Frankenstein Chapter 2
Frankenstein describes the perfect serenity of his childhood with his family, which grew to include two younger brothers as time passed. Elizabeth was his perfect complement and constant companion. Frankenstein was the kind of person who attached himself intensely to only a few people, and Elizabeth and Henry Clerval, a schoolmate, were his closest friends.
At 13 Frankenstein became interested in the spark of life and studied theories of the creation of human life that, unbeknownst to him, were outdated. He explains that,
"The world was to [him] a secret which [he] desired to divine. Curiosity, earnest research to learn the hidden laws of nature, gladness akin to rapture, as they were unfolded to [him], are among the earliest sensations [he] can remember....It was the secrets of heaven and earth that [he] desired to learn; and whether it was the outward substance of things or the inner spirit of nature and the mysterious soul of man that occupied [him], still [his] inquiries were directed to the metaphysical, or in it highest sense, the physical secrets of the world." Chapter 2, pg. 22-3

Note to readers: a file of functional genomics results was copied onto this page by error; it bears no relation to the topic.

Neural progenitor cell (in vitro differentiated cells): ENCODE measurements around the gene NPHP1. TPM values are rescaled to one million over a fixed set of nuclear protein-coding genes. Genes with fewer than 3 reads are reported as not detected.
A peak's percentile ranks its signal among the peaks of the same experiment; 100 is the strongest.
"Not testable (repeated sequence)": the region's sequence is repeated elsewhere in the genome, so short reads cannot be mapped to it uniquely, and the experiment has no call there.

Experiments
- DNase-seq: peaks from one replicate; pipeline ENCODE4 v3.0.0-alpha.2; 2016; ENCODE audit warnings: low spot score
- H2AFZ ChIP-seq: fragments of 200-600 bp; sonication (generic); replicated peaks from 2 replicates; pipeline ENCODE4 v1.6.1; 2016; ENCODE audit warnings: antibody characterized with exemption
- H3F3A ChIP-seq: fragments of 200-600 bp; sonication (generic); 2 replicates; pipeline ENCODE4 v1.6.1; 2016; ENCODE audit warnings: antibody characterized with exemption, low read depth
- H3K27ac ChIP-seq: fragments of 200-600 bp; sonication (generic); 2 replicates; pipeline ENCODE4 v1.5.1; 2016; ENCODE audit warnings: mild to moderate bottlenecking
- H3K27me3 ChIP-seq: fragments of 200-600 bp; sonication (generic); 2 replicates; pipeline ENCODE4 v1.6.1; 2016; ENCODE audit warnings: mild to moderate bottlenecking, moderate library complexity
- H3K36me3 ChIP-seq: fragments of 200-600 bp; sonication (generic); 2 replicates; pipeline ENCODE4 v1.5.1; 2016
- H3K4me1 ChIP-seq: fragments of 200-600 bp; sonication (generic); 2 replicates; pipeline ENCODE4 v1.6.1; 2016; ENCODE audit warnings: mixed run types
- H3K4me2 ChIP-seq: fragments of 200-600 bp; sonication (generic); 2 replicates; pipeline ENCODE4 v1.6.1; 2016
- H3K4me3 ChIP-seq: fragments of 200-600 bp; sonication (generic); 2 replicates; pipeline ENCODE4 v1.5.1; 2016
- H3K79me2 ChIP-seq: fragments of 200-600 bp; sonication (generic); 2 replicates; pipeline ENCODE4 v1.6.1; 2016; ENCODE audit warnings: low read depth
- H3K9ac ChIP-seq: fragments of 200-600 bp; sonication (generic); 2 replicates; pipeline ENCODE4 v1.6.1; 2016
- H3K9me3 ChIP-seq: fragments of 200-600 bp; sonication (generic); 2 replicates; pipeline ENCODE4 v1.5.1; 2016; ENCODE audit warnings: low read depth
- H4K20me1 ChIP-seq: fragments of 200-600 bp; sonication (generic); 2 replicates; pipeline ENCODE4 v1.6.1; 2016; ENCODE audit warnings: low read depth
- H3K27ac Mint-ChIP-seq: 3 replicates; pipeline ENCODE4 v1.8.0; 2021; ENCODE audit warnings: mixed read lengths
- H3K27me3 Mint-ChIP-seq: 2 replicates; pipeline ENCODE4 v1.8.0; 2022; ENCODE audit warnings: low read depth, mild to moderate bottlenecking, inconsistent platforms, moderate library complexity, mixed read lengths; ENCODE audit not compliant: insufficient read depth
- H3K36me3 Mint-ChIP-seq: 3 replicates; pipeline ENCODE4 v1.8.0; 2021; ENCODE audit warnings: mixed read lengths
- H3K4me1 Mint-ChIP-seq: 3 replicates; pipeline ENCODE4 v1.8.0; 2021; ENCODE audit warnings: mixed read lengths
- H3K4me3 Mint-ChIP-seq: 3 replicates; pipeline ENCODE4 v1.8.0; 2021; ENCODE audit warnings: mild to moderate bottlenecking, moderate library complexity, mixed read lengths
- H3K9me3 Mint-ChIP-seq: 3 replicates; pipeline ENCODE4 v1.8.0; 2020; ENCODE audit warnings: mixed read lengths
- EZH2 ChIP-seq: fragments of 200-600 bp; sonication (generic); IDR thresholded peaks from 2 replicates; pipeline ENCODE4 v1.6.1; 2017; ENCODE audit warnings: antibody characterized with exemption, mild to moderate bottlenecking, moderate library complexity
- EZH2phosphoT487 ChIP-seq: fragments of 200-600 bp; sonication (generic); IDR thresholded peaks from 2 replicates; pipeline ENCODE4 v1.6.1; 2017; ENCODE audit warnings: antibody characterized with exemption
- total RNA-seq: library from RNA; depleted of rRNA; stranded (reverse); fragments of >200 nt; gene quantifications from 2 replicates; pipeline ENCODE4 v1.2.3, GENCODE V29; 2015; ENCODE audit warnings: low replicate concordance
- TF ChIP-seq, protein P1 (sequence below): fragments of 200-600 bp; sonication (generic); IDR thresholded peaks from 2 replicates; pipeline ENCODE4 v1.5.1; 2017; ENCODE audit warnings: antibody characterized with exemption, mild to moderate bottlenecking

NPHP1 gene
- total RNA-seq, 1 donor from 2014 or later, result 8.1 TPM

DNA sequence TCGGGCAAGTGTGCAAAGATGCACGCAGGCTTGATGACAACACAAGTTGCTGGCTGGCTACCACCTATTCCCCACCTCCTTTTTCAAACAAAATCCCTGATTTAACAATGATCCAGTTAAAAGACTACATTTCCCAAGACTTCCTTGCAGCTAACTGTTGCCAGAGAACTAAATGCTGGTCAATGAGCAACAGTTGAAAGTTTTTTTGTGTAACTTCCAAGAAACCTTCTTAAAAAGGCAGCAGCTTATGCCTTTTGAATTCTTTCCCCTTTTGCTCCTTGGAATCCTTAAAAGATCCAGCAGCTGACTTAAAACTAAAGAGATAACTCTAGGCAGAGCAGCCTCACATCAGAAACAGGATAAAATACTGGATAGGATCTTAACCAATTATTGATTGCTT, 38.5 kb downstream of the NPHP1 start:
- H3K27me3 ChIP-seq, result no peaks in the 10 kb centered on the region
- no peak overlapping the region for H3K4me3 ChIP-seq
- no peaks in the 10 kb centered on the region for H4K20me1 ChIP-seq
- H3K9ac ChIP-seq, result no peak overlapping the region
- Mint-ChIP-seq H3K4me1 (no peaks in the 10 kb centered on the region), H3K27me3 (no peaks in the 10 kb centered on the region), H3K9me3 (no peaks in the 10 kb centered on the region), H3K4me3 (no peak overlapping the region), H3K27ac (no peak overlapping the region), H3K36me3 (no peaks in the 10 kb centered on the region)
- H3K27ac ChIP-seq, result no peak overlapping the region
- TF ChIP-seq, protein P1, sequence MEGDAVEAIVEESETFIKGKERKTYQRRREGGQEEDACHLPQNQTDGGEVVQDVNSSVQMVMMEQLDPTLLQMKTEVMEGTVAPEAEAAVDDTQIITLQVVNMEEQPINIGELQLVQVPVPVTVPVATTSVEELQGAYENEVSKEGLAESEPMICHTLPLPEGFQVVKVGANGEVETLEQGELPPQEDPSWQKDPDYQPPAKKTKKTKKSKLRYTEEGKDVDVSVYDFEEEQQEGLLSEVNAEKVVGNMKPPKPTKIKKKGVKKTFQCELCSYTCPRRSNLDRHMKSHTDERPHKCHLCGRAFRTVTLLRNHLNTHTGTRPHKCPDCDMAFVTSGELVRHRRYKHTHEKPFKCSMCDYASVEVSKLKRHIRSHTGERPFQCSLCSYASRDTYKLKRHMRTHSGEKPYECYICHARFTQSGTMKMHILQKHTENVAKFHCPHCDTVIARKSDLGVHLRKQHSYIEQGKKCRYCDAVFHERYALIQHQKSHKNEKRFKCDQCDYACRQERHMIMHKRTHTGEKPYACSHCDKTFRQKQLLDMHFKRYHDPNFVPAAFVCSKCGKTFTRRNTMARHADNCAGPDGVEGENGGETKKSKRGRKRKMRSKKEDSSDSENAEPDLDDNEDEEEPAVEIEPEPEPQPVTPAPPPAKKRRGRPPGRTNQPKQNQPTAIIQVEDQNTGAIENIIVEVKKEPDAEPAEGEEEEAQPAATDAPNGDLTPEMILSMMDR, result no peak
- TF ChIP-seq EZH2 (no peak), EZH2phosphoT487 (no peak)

He became absorbed in these studies until he saw lightning completely decimate a tree, and then he learned theories of electricity and galvanization (using electricity to give life to inanimate matter) from a guest at their home. Frankenstein abandoned his earlier, intense line of study and became a happier person. Destiny, however, had other plans for him.